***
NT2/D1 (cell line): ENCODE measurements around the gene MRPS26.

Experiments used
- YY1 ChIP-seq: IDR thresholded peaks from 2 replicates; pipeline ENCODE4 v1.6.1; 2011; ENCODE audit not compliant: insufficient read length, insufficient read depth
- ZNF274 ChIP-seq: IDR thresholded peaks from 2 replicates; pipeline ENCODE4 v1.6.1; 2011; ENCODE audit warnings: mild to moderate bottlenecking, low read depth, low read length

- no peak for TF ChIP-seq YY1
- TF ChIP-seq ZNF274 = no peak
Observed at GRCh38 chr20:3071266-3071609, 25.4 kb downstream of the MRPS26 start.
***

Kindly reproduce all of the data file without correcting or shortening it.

NT2/D1 (cell line): ENCODE measurements around the gene MRPS26.

Experiments used
- YY1 ChIP-seq: IDR thresholded peaks from 2 replicates; pipeline ENCODE4 v1.6.1; 2011; ENCODE audit not compliant: insufficient read length, insufficient read depth
- ZNF274 ChIP-seq: IDR thresholded peaks from 2 replicates; pipeline ENCODE4 v1.6.1; 2011; ENCODE audit warnings: mild to moderate bottlenecking, low read depth, low read length

- no peak for TF ChIP-seq YY1
- TF ChIP-seq ZNF274 = no peak
Observed at GRCh38 chr20:3071266-3071609, 25.4 kb downstream of the MRPS26 start.